To get a sense for how durable the ships are relative to their points, we can divide the ship's durability by its points and multiply by 100. This tells us how much durability you get if you spent 100 points on that ship. For comparison, without focus or other once-per-round defensive abilities:
  • 43-point Captain Nym gets 26.6 durability per 100 points. 
  • 53-point Dengar gets 22.6 durability per 100 points.
  • 50-point Aggressor (IG-88) gets 28.8 durability per 100 points (assuming 1 use of Autothrusters).
  • 58-point SuperDash gets 23.0 durability per 100 points.
  • 40-point BB-8 Intensity Poe gets 44.2 durability per 100 points (assuming 1 use of Autothrusters).
  • 24-point Y-Wing with Twin Laser Turret gets 38.1 durability per 100 points.
  • 25-point naked Contracted Scout gets 48 durability per 100 points.
We can see that without defensive tokens, Captain Nym is roughly comparable to other expensive aces without defensive abilities.

For the full list of durability per 100 points, please take a look at the durability spreadsheet I mentioned earlier. It also has modified durability, where hull points are discounted by 90%.

Other considerations

Agility and hit points aren't completely interchangeable. Agility doesn't help against bombs or automatic damage effects like Feedback Array or Autoblaster Turret. Hit points don't help against status effects like Ion Cannon which require the attack to hit. Ships with more green dice are also subjects to more variance than hit points. They will sometimes survive much longer than average, but sometimes they'll also die much faster than average.

Besides those specific cases, agility and hit points . Higher agility is better when defending against small attacks and worse when defending against large attacks. Soontir can shrug off a bunch of 2-hit or 3-hit attacks, but he explodes immediately if he takes an 8-hit attack from Swarm Leader Norra with Jan Ors support. I assume 3-hit attacks since the meta is trending towards bigger and more accurate attacks (3-dice attacks with focus average 2.25 hits; 4-dice attacks with focus average 3 hits). A 0-agility ship's durability will never change based on how large and accurate the opponent's attacks are, but higher-agility ships will be less durable against large and accurate attacks.

Similarly, higher agility is better when defending against fewer attacks per turn. Focus and other once-per-round defensive abilities cancel a larger percent of damage for ships with higher agility.

Finally, durability alone ignores other ways ships can stay alive. Captain Nym is fantastic at avoiding shots by arc-dodging, forcing bumps, or cutting off pursuit with bombs. Other ships like Dengar and Quickdraw avoid shots by threatening to deal extra damage to their attackers.

Friday, June 30, 2017

Beginner's Guide to Turn < 1: Who's the Joust?

In X-Wing, the decisions start long before you put down your first dial. Asteroid placement and ship deployment is often called "Turn 0", and some have called pre-game preparation "Turn -1". This series will explore the strategy behind these decisions. We'll start with a fundamental concept which I'll be using in the later articles. Because it's fundamental, this is pretty long. You've been warned! :)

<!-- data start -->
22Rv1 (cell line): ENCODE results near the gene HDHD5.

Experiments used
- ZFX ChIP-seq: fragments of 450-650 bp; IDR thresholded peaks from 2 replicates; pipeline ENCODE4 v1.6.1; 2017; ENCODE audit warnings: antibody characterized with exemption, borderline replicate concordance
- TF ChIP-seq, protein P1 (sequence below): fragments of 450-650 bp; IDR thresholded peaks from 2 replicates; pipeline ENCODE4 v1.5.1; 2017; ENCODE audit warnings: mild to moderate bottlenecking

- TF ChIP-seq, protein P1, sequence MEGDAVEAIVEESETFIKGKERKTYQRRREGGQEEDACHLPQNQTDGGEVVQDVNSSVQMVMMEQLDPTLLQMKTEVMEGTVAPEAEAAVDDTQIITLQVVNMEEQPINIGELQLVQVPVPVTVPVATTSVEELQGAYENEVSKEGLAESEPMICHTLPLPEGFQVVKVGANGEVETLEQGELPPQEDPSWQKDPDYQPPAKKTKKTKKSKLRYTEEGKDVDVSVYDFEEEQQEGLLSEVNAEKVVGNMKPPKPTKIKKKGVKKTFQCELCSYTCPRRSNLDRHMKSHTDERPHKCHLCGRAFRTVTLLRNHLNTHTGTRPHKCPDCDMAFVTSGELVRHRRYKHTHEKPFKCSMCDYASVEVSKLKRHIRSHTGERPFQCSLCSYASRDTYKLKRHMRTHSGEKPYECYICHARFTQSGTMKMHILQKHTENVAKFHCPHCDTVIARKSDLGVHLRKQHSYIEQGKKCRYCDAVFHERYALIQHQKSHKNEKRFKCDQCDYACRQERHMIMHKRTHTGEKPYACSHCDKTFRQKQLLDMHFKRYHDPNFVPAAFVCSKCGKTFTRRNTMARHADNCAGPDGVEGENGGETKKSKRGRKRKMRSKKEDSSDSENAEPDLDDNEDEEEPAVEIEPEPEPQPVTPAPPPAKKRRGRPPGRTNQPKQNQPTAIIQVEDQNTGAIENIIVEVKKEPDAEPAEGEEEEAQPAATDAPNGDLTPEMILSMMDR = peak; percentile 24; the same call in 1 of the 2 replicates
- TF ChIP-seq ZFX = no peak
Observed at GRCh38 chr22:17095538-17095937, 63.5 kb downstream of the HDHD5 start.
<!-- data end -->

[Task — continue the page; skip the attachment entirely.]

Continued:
Joust (X-Wing): To fly your ships straight at your opponent's ships to exchange attacks.

A long time ago in a place somewhat far away, I played Magic: The Gathering. For those who haven't heard of it, it's a card game about mages trying to kill each other by casting spells and summoning creatures. One of the best strategy articles written for Magic was "Who's the Beatdown". To summarize, each player has a role they should assume based on the matchup. The player which can kill their opponent faster should play the "beatdown" role. They should deal as much damage as possible, even if it means sacrificing their own life or board position. The other player should play the "control" role. They should preserve their life total and play the long game instead of trying to win the damage race. If a player tries to play the wrong role in the matchup, they're probably going to lose the game.

This concept is also central to your pre-game preparation and opening strategy in X-Wing. When you're matched up against your opponent, you should ask yourself this question:

If we just line up our ships and fly straight at each other, who will win the game?

If you'd win, your role should be the jouster. You want to herd your opponent into a position where they can't escape your ships, get all of your ships to shoot at your opponent's ships, and blow some of them up with the sheer weight of your red dice. Then, you chase or K-turn behind the remaining enemy ships and blow them up.

If you'd lose, your role should be the arc-dodger. You need to get free shots, where your ships can shoot while most or all of your opponent's ships cannot. You need to limit the amount of shots you take by repositioning, flanking, and/or range control. You need to engage in favorable positions where you have easier ways to take follow-up shots. Your opponent often won't get themselves into a bad spot in the initial engagement, and you may have to play a longer game. You may have to sacrifice some health or even an entire ship to bait your opponent into a bad spot. Regardless, you can't afford to fly straight at them and trade shots.